• Persuas ive Sketches The expressive sketches shown In thiS chapter don't stop at explaini ng functi on or form. but further convince an audi ence by conveying the m ood and emotional values of a product.

• •

• Step-by-Step Tutorials Instructional step·by·step tutorials reveal the crea t ion process of six sketches that cover a broad r ange of complexi ty, from Init ial outl ines to advanced reflective surfaces.

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• \\'W\~ .d es l sn5kc l c h ing.com

Erik Olofsson • Klara Sjoh~n

ISDN 91-63 1· 1J9~ ·8

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Erik Olofsson • Klara Sjtih3n

Alexander Nemtsov • Ene Gunnarsson • Floris W,egermck • Frednk NIlsson · Hlrash Ra zagh, • Ida Ristner Jarno Sund ell · Jens Andersson · Joak.m Sallberg • John Andersson . Jonas Samrel1u5 • Jonat han Hicks

Karl Forsberg . Karolina Ran tfors • Ladlslao Camarena . lmda Bagren • Mana Balthammar • Mlkael Lugnega rd Mauri cIO Bedolla Gasca · Pont us Unger . Robin Hedman · Slen Haggblom • Sl lan Sorhe • Ozgur Tazar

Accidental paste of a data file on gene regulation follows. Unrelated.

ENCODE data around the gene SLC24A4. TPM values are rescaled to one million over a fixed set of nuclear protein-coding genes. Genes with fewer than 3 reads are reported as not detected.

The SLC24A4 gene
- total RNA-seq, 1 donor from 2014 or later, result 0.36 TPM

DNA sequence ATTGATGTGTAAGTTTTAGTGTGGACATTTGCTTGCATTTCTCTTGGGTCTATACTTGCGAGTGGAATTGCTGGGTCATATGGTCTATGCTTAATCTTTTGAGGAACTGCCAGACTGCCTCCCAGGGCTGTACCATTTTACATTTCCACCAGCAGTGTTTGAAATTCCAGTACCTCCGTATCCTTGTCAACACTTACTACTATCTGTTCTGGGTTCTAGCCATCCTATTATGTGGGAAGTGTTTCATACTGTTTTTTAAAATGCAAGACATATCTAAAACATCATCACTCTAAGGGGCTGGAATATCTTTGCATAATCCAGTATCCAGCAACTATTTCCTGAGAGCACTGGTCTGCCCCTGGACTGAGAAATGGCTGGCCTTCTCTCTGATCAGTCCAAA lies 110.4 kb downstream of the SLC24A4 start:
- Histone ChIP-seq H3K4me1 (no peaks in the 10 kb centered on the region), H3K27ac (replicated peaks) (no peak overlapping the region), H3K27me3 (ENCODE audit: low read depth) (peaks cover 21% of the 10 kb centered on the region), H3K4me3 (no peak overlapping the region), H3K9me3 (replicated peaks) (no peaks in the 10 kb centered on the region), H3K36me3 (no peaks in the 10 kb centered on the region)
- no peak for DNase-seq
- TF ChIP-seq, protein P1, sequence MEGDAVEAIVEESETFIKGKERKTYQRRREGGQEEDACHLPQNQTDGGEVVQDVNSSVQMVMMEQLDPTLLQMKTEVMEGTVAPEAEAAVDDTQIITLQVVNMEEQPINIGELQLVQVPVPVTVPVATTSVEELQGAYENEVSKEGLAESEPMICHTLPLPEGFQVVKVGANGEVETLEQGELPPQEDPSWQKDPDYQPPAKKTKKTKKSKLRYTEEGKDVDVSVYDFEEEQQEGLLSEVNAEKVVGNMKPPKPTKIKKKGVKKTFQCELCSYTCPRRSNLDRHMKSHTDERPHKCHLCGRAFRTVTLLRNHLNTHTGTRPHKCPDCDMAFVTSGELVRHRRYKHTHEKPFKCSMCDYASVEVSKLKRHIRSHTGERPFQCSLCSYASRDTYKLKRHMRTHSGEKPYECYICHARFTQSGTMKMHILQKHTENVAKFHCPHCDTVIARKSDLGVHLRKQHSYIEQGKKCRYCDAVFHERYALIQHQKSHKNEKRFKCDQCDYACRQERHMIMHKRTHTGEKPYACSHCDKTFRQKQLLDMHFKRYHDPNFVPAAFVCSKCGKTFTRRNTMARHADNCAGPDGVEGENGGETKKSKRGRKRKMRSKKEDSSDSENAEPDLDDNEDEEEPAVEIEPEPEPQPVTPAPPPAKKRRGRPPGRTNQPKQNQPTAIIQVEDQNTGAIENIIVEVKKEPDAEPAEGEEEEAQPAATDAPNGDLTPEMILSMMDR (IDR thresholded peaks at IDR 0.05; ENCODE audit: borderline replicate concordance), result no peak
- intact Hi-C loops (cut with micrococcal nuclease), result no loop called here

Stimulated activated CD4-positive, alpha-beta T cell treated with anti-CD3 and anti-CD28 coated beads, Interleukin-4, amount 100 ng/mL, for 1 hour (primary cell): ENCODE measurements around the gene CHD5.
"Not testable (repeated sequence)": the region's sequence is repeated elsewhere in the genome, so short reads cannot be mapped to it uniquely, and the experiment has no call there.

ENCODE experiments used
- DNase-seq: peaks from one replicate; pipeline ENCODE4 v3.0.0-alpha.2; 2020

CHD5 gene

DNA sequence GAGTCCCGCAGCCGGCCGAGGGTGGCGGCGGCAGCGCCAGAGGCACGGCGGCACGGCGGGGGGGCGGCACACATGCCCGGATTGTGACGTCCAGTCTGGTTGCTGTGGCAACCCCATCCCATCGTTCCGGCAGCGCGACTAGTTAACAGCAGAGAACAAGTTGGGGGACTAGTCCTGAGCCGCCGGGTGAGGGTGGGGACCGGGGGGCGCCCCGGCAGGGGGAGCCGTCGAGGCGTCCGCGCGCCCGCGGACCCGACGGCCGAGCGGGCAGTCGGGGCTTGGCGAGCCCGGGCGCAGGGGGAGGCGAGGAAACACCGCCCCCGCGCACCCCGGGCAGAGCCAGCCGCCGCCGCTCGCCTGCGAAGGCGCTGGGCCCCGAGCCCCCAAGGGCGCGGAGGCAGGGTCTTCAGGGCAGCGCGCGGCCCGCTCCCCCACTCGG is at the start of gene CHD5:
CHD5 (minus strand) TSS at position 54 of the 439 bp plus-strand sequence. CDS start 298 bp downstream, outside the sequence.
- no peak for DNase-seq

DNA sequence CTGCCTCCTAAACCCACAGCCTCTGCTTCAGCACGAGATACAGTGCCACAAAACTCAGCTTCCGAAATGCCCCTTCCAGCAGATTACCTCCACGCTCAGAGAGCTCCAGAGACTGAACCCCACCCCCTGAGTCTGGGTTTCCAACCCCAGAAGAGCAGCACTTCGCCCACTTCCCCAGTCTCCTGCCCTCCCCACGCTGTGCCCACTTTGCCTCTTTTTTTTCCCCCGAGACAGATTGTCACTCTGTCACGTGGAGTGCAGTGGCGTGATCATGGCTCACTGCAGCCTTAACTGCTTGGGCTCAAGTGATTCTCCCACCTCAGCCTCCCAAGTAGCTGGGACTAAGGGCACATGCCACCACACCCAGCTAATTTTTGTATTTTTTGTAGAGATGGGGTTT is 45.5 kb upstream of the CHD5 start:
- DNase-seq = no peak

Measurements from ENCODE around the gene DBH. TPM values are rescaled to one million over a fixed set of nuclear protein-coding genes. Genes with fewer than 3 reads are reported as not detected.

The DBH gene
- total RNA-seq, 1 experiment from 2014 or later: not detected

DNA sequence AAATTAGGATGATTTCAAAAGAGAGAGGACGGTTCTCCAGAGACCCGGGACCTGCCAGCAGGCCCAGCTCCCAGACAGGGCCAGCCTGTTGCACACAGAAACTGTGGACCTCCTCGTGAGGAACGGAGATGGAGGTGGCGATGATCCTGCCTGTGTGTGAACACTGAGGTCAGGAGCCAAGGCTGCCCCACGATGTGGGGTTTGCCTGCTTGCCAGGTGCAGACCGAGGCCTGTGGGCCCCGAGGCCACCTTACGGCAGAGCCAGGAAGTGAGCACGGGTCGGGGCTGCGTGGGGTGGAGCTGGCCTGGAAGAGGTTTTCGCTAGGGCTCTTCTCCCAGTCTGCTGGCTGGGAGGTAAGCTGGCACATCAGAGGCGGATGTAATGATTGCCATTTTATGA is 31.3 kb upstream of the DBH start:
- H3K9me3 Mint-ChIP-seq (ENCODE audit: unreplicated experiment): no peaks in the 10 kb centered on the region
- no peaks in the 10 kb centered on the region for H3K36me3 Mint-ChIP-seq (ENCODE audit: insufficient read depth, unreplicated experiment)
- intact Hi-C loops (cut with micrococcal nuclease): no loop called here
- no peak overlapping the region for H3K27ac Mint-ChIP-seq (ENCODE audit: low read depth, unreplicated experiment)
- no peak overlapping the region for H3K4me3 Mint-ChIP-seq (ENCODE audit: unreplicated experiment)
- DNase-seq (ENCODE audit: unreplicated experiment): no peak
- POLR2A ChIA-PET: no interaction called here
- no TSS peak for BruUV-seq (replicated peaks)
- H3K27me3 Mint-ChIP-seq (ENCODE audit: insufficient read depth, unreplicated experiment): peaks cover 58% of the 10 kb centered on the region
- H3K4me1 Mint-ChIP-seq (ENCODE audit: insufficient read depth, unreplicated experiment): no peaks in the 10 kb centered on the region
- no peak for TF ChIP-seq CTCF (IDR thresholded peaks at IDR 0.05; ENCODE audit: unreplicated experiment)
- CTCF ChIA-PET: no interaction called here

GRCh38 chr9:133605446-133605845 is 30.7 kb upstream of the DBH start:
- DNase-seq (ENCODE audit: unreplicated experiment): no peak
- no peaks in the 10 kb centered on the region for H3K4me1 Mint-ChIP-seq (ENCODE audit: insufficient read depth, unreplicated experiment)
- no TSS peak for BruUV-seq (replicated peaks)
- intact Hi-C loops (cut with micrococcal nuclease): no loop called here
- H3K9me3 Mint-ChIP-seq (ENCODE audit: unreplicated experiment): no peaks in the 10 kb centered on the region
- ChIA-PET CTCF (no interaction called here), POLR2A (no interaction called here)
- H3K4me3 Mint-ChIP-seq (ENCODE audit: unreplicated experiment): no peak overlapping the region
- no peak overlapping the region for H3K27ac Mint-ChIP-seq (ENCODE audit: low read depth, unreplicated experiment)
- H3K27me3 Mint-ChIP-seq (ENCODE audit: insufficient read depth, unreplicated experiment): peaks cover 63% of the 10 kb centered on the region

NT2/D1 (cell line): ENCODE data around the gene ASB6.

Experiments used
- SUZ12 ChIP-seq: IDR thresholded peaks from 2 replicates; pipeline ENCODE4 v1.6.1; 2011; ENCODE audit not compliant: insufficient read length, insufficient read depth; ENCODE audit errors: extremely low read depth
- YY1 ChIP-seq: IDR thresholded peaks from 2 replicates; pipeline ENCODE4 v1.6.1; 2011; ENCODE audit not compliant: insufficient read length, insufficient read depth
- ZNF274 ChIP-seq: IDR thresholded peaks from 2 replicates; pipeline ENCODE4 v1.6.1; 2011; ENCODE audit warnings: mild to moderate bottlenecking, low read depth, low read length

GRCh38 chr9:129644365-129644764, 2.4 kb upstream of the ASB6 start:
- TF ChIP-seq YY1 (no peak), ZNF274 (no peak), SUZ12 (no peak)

www.designsketching.com


Table of Contents Introduction 4-5

Basic Theory 6-19

Investigative and Explorative Sketches 20-45

Explanatory Sketches 46 -71

Persuasive Sketches 12-87

Step路by-step Tutorials 88-102

Thanks to 103

Index and Literature TIp

104

Productloo, GraphiC Desisn and Publishing: Enk Ololuon and Klara SJol~n Langua~ E01l1n8.

Ahms EmZlnas

Bnan Weissman Cecilia Berhn ll~

Evans

Pnnted on env'fonmenlallnern:ny paper